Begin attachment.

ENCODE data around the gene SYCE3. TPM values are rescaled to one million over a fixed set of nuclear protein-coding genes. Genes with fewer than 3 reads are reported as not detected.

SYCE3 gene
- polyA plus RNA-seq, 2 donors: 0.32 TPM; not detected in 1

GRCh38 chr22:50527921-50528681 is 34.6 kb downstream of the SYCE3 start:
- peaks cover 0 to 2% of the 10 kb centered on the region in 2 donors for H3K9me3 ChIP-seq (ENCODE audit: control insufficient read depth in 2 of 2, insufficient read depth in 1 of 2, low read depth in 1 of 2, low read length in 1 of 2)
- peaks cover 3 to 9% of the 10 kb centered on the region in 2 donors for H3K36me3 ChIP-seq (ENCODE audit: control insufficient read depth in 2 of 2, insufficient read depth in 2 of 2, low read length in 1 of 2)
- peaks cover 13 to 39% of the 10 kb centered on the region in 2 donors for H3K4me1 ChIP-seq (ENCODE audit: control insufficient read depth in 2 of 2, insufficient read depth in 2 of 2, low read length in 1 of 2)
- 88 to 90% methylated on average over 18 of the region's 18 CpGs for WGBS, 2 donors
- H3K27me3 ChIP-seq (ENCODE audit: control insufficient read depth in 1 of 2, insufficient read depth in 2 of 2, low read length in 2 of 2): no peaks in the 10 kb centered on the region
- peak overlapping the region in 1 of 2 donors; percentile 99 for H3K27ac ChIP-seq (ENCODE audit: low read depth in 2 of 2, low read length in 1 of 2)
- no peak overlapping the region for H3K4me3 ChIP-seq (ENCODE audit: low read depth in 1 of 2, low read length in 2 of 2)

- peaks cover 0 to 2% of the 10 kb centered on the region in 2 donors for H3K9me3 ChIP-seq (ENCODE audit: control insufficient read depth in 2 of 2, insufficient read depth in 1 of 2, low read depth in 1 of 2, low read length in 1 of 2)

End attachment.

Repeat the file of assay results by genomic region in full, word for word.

ENCODE data around the gene SYCE3. TPM values are rescaled to one million over a fixed set of nuclear protein-coding genes. Genes with fewer than 3 reads are reported as not detected.

SYCE3 gene
- polyA plus RNA-seq, 2 donors: 0.32 TPM; not detected in 1

GRCh38 chr22:50527921-50528681 is 34.6 kb downstream of the SYCE3 start:
- peaks cover 0 to 2% of the 10 kb centered on the region in 2 donors for H3K9me3 ChIP-seq (ENCODE audit: control insufficient read depth in 2 of 2, insufficient read depth in 1 of 2, low read depth in 1 of 2, low read length in 1 of 2)
- peaks cover 3 to 9% of the 10 kb centered on the region in 2 donors for H3K36me3 ChIP-seq (ENCODE audit: control insufficient read depth in 2 of 2, insufficient read depth in 2 of 2, low read length in 1 of 2)
- peaks cover 13 to 39% of the 10 kb centered on the region in 2 donors for H3K4me1 ChIP-seq (ENCODE audit: control insufficient read depth in 2 of 2, insufficient read depth in 2 of 2, low read length in 1 of 2)
- 88 to 90% methylated on average over 18 of the region's 18 CpGs for WGBS, 2 donors
- H3K27me3 ChIP-seq (ENCODE audit: control insufficient read depth in 1 of 2, insufficient read depth in 2 of 2, low read length in 2 of 2): no peaks in the 10 kb centered on the region
- peak overlapping the region in 1 of 2 donors; percentile 99 for H3K27ac ChIP-seq (ENCODE audit: low read depth in 2 of 2, low read length in 1 of 2)
- no peak overlapping the region for H3K4me3 ChIP-seq (ENCODE audit: low read depth in 1 of 2, low read length in 2 of 2)

- peaks cover 0 to 2% of the 10 kb centered on the region in 2 donors for H3K9me3 ChIP-seq (ENCODE audit: control insufficient read depth in 2 of 2, insufficient read depth in 1 of 2, low read depth in 1 of 2, low read length in 1 of 2)